Note that requestConfig and responseConfig options if set on client instantiation apply to all of its requests/responses and is only overriden by request or reponse configs passed as args in method calls.

Each REST method invocation returns a request object with specific request options and error, requestTimeout and responseTimeout event handlers.

var Client = require('node-rest-client').Client;
 
client = new Client();
 
var args={
            requesConfig:{timeout:1000},
            responseConfig:{timeout:2000}
        };
 
// direct way 
var req1 = client.get("http://remote.site/rest/xml/method",args, function(dataresponse){
            // parsed response body as js object 
            console.log(data);
            // raw response 
            console.log(response);
        });
 
// view req1 options         
console.log(req1.options);
 
 
req1.on('requestTimeout',function(req){
    console.log("request has expired");
    req.abort();
});
 
req1.on('responseTimeout',function(res){
    console.log("response has expired");
    
});
 
 
// registering remote methods 
client.registerMethod("jsonMethod", "http://remote.site/rest/json/method", "GET");
 
var req2=client.methods.jsonMethod(function(data,response){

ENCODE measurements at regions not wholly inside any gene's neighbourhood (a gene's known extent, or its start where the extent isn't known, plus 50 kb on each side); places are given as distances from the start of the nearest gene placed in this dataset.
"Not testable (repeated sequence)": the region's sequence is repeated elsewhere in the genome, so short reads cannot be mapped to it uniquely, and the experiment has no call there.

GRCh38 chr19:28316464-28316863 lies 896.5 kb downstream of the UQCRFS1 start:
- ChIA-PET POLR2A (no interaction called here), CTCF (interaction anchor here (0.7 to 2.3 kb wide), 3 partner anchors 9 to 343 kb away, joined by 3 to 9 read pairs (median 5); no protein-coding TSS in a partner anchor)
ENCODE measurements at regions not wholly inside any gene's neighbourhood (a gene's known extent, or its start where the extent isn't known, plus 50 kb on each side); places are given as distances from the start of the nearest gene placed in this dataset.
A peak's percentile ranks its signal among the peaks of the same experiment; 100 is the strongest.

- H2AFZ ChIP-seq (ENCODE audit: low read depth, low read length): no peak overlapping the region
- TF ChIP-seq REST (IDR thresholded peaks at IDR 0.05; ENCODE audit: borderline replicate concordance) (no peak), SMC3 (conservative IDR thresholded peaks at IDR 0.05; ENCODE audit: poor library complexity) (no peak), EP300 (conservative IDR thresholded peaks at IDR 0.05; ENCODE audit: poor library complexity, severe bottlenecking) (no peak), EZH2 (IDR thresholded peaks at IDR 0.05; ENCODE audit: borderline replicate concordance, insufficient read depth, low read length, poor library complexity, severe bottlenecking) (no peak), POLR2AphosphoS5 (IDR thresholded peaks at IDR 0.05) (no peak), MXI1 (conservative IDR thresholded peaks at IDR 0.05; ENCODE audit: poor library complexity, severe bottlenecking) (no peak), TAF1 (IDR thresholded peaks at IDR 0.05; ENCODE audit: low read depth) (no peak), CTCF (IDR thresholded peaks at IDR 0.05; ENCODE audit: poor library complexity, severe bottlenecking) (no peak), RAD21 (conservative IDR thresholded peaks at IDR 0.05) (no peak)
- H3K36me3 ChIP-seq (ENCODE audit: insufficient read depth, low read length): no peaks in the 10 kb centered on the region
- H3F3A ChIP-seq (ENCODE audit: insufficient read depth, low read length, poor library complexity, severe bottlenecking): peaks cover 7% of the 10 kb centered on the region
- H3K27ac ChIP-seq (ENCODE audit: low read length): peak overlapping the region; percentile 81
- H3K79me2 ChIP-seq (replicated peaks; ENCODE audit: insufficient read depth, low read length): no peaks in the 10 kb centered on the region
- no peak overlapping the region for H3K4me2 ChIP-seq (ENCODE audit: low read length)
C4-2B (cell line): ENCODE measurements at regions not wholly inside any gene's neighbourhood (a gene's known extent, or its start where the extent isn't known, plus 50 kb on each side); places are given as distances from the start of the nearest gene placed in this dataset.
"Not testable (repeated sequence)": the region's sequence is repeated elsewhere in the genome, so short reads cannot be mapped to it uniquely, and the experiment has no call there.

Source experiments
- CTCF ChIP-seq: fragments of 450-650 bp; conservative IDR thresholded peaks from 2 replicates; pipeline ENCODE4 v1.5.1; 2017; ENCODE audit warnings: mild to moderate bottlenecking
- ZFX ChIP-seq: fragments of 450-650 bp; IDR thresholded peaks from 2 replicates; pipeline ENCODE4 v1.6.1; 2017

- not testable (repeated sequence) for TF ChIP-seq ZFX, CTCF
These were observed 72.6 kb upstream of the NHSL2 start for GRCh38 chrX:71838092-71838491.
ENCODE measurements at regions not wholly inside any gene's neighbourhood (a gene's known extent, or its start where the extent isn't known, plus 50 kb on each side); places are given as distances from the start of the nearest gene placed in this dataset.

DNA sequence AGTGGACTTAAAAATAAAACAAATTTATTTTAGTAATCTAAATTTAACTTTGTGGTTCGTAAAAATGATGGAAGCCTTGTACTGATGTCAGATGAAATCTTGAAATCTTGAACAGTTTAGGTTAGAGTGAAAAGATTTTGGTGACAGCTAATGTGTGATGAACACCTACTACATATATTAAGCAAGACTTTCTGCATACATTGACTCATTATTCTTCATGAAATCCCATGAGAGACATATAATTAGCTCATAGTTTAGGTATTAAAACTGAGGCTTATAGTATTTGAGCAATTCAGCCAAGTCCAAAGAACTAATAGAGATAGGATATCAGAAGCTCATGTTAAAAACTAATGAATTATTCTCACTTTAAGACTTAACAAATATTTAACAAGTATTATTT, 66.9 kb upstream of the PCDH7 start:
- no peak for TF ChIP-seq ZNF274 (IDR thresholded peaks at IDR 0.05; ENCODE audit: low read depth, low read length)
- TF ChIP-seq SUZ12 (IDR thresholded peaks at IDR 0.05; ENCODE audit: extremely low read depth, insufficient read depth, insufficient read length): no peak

// parsed response body as js object 
    console.log(data);
    // raw response 
    console.log(response);
});
 
// handling specific req2 errors 
req2.on('error',function(err){
    console.log('something went wrong on req2!!', err.request.options);
});

Now you can handle error events in two places: on client or on each request.

 
client = new Client(options_auth);
 
// handling request error events 
client.get("http://remote.site/rest/xml/method", function(dataresponse){
            // parsed response body as js object 
            console.log(data);
            // raw response 
            console.log(response);
        }).on('error',function(err){
            console.log('something went wrong on the request', err.request.options);
        });
 
// handling client error events 
client.on('error',function(err){
    console.error('Something went wrong on the client', err);
});